Despite the best lobbying efforts of our biggest sporting star, a newly engaged king-to-be and our Prime Minister England failed miserably in their attempts to gain the right to host the 2018 World Cup, I’ll leave the discussion on they whys and the wherefores to the better qualified; what interested me was how convinced everyone seemed to be of the success of the bid despite its impending failure. I don’t think this was naive wishful thinking but the kind of self deceit that often affects un-successful link builders.
So what can we learn from the disastrous bid to help us become better link builders.
We’re bad judges of ourselves
I was listening the live build up coverage of the vote on Radio 5 Live, most of the presenters, guests and listeners seemed to think that there was no argument – we had the best bid. The problem is in almost every case we are poor at judging the quality of our own work. If you’ve put together a piece of engaging content to attract links you’re always going to over-estimate it’s ability to attract links. The chances are you’ll even do a good job convincing your clients or your bosses it’s great too. But what you really need is an impartial external opinion on the subject. One way I like to do this is asking potential linkers before dedicating time and effort to producing link bait. Ask a few people who’ve rejected your previous advances whether the idea is the type of thing they’d go for.
Only with these objective opinions can you really judge whether something you produce is of a high enough quality to attract links and attention.
Being “technically” best doesn’t mean people will always win
A lot of people claimed that England had produced a better pitch “technically” that they’d ticked all the boxes and nobody could argue that they were the best host. The problem is, and this very true in link building, being technically the best doesn’t always mean you’ll do the best. I’ve seen great content that’s been ignored because it had a poor headline. Other hugely valuable resource centre’s that were both extensive and useful but so hidden away nobody would find them to link to.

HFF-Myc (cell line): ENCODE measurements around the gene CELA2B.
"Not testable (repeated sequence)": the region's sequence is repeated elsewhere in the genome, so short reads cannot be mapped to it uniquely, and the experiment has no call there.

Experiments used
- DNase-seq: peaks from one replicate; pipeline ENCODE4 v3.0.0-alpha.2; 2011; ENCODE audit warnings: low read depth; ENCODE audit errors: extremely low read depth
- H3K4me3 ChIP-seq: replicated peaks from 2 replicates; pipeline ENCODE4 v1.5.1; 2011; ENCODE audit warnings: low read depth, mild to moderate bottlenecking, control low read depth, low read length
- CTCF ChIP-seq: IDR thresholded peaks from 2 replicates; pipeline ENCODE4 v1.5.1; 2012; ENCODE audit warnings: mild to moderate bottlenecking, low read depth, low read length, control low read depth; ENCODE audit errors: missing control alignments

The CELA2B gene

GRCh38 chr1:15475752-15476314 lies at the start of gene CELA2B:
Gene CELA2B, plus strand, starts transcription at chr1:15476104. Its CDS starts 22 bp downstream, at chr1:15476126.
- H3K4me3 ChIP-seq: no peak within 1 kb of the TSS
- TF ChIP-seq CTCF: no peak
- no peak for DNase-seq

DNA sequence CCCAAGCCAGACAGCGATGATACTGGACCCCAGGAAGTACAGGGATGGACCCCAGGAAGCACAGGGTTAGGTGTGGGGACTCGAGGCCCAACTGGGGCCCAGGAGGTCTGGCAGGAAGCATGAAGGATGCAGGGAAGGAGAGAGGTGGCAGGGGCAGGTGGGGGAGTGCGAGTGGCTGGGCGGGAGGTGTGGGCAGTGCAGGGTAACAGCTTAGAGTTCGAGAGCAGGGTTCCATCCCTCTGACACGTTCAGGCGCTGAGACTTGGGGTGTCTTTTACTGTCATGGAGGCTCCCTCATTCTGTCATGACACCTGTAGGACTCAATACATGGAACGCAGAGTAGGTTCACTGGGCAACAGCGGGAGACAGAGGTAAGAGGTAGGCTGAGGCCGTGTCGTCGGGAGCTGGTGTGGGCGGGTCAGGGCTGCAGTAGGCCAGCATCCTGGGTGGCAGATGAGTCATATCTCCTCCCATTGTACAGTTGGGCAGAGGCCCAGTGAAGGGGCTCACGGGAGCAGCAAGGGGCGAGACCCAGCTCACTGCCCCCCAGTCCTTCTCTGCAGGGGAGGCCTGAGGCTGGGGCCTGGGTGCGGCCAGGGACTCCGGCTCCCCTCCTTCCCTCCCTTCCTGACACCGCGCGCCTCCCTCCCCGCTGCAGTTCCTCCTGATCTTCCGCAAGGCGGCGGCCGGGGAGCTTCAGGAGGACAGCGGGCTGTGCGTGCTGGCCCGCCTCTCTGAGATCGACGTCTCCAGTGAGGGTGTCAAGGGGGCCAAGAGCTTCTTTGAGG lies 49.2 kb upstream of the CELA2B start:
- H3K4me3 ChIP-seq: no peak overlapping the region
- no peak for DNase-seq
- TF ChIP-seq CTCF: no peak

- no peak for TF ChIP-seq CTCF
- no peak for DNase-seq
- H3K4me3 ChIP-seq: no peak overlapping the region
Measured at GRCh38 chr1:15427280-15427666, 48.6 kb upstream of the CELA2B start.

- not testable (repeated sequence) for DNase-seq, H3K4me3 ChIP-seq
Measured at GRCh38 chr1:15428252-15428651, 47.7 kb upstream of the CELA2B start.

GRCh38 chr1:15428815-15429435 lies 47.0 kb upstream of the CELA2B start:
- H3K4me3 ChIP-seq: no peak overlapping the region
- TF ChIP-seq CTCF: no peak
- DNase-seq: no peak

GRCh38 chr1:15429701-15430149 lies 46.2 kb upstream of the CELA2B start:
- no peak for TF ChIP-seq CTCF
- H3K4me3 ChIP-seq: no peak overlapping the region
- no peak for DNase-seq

When-ever your working on a piece of content or on a site, it being “technically” better than your rival won’t ensure your success. In all life, and particularly when building links, emotion has a huge part to play. You may tick more boxes but if you can’t build that emotional connection it doesn’t matter.
People sometimes tell you what they think you want to hear
Hearing the press conferences during the event it seemed Dave, Dave & Willy thought they’d done enough to convince people to vote for the English bid, but when push came to shove they didn’t. The problem was the people they were lobbying told them what they wanted to hear.
This happens in link building efforts as well. Over the years I’ve had a pretty good hit rate turning out reach attempts into actual links but I’d be laughing all the way to the bank if every person who said they were going to link to a client site actually had. Whether they forgot, changed their mind or just fobbed me off, they’d told me what I wanted to hear, and I’d taken their answer at face value. A link building success story isn;t based on how many people tell you they are going to link to your websites, it’s how many people follow through and actually do it.
Connections are as, if not more important, than content
Whether you believe the accusations that they was collusion or bribery or not it’s clear that Russia and Qatar with the 2022 bid knew that it was the power of connections that would determine whether they were successful or not. They concentrated on those connections more than the content of their pitch. There’s an important lesson here for link builders; while nobody will link to terrible content; your connections, relationships and influence are just as important.
If you enjoyed this post there’s a chance you might also appreciate my book on Link Building “Becoming a Clockwork Pirate” it’s free and if you don’t enjoy it I’ll give you a full refund!